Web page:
Open Arms of Minnesota

Comments from Peace Island Conference

On June 5, 1981, the Centers for Disease Control reported on a new disease that was afflicting five gay men. We didn’t know at the time, but that day would mark the start of what today is known as the AIDS pandemic. Twenty-seven years ago, Ronald Reagan was president and in 1981, President Reagan would be silent about this new disease. And in 1982, as more and more gay men, IV drug users, and Haitian immigrants began getting sick, Reagan remained silent. And he was silent in 1983, and in 1984, and in 1985, and in 1986. It would be 1987, one year before Reagan left office, before he would address the issue of AIDS – what today we know as the greatest public health crisis the world has ever seen. By that time, the genie was out of the bottle and HIV/AIDS was on the rise in this country and getting a foothold in places like sub-Saharan Africa.

I’m critical of the lack of political leadership on what has become one of the greatest issues of our time, but there is plenty of blame to go around. At the start of the AIDS crisis in this country some corporations discriminated against people with HIV/AIDS. Too many faith communities were silent on the subject, while others were actually condemning. And sadly, many families disowned their children – oftentimes because they could not accept their son’s homosexuality and HIV status.

I know a bit about those early years of the AIDS epidemic because I lived in New York City in the 1980s. When a test for HIV became available, some of my closest friends tested positive and I saw what happened to them when they lost their jobs, their homes, and their faith, before ultimately losing their lives. And then in 2000, I began going to South Africa to a township where one in five of all adults is believed to be HIV-positive, and I met more people affected by the same disease but people who had no access to life-saving medications, people with no homes, no food, and sometimes with no hope.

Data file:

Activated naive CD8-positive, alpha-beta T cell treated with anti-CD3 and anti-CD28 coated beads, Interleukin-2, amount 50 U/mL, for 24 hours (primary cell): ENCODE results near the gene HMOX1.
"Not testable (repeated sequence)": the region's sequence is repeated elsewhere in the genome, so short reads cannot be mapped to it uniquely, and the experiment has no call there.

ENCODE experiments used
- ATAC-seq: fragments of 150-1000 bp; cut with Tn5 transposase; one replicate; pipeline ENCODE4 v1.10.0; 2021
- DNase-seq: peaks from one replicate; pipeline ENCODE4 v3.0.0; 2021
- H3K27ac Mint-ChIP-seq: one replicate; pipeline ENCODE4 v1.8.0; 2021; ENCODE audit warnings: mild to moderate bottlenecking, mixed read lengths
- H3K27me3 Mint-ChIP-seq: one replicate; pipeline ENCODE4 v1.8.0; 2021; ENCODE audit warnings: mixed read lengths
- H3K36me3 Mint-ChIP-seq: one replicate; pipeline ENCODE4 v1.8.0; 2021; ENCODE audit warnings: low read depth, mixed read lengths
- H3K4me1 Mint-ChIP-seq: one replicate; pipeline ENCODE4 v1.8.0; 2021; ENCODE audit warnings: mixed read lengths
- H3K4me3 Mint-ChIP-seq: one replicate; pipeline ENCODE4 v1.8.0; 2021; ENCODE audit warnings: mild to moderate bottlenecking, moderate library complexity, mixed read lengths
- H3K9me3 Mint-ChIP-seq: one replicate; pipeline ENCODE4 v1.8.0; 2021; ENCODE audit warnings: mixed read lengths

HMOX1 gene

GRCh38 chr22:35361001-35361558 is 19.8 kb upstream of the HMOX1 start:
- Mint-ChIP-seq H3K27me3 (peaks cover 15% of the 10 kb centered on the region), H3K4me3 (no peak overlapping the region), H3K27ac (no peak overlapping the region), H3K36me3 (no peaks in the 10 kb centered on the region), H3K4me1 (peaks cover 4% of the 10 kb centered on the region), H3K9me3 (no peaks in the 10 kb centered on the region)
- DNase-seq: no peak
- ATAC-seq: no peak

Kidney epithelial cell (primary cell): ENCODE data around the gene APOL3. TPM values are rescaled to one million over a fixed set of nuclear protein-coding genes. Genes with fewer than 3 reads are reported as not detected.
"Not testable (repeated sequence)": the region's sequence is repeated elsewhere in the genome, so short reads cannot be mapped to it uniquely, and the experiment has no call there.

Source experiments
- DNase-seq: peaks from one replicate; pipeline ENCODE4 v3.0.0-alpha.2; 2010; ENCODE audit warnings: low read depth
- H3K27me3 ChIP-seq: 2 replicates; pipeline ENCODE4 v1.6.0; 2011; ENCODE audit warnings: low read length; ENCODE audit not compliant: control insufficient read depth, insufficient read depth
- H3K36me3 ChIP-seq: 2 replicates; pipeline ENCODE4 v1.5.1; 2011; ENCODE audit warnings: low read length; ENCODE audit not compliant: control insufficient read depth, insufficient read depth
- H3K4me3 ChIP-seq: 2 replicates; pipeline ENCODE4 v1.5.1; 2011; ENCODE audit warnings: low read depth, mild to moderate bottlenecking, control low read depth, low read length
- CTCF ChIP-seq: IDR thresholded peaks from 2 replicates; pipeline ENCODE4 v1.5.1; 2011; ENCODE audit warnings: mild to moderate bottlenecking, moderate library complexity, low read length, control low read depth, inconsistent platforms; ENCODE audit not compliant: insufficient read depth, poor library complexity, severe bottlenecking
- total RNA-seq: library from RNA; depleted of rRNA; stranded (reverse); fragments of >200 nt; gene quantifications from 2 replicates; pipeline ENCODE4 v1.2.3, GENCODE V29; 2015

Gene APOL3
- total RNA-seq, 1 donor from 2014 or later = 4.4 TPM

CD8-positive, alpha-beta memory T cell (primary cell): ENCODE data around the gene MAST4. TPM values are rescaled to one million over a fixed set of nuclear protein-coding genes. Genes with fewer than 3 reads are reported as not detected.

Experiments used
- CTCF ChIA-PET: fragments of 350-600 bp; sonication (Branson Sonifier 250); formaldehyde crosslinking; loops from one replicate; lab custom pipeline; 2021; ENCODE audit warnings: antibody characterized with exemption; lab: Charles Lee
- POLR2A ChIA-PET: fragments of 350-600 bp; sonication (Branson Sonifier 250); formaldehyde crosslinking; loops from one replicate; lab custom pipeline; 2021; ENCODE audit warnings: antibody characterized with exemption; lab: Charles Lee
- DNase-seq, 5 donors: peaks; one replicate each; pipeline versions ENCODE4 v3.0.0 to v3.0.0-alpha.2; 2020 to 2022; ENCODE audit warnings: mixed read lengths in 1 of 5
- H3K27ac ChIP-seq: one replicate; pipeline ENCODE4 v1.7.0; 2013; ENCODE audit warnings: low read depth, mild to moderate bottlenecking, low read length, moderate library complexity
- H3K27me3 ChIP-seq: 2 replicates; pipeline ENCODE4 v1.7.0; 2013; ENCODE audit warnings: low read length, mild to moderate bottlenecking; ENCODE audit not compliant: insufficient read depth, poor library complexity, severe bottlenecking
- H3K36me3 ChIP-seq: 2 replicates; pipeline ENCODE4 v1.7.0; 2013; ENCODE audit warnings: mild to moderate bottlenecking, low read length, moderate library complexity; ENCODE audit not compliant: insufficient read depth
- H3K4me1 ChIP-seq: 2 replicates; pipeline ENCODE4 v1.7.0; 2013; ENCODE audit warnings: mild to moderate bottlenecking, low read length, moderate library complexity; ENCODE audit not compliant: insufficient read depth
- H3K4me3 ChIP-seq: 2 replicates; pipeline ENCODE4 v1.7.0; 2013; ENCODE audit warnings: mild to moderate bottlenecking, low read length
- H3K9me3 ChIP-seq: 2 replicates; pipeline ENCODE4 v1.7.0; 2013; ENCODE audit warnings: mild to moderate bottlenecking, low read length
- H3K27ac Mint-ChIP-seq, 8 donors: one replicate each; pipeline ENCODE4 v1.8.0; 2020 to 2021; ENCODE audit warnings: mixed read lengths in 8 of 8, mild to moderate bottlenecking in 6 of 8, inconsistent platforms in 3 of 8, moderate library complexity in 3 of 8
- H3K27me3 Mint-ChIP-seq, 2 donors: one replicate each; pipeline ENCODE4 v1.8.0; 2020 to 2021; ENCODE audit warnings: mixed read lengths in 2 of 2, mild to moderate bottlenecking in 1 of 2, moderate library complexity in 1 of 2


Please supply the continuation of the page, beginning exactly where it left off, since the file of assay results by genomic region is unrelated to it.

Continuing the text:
Through my work at Open Arms of Minnesota to provide food and nutrition to people living with HIV/AIDS, and through my travels and work in the townships of South Africa, I began to see that HIV/AIDS was much more than just a public health crisis. Indeed, AIDS has been allowed to spread from those first few individuals infected with the disease decades ago to tens of millions of people around the world today because of systems of injustice.

HIV/AIDS has as much to do with homophobia, racism, gender inequality, and economic inequality as it does a public health issue. Compare this country’s silence on HIV/AIDS in the 1980s when it was primarily gay men being infected, to this country’s immediate and widespread response to Legionnaire’s Disease which affected a couple of hundred American Legion delegates – most believed to be heterosexual – in 1976 in Philadelphia. And, if you don’t think racism plays a role in HIV/AIDS, do you really believe that our lack of response to AIDS in places like sub-Saharan Africa would have been the same had AIDS impacted white Europeans at the same rate? Do you think it’s mere coincidence that now that the majority of people with HIV/AIDS in the world are women and overwhelmingly they are living in poverty, that we simply throw our arms up in the air and say there is nothing we can do?

Just as homophobia, racism, gender and economic inequalities are interconnected with HIV/AIDS, so too must the solutions be more than prevention and care and treatment. We need a comprehensive approach to HIV/AIDS that also addresses: educational opportunities for all, economic independence, access to decent health care, inheritance rights for women, land use, food security, AIDS-sensitive agriculture, the reduction of sexual violence, and same sex marriage.

If you care about any of these issues, you must care about HIV/AIDS because at this point in our history, all of these issues are interconnected – but the solutions don’t necessarily need to be.

I used to say that HIV/AIDS affects people without a voice, but I learned long ago that this isn’t true. It’s not that gay people, people of color, women, and poor people don’t have a voice – it’s just that people with power and privilege choose not to hear those voices. It’s past time that these voices be listened to.

More from Open Arms

Dîner de Gratitude Pop-Up Dinner!

You’re invited to a French-style Pop-Up Dinner entitled Dîner de Gratitude being held on Thursday, Oct. 5 at 6:30 p.m. at the Minneapolis Kitchen and Campus.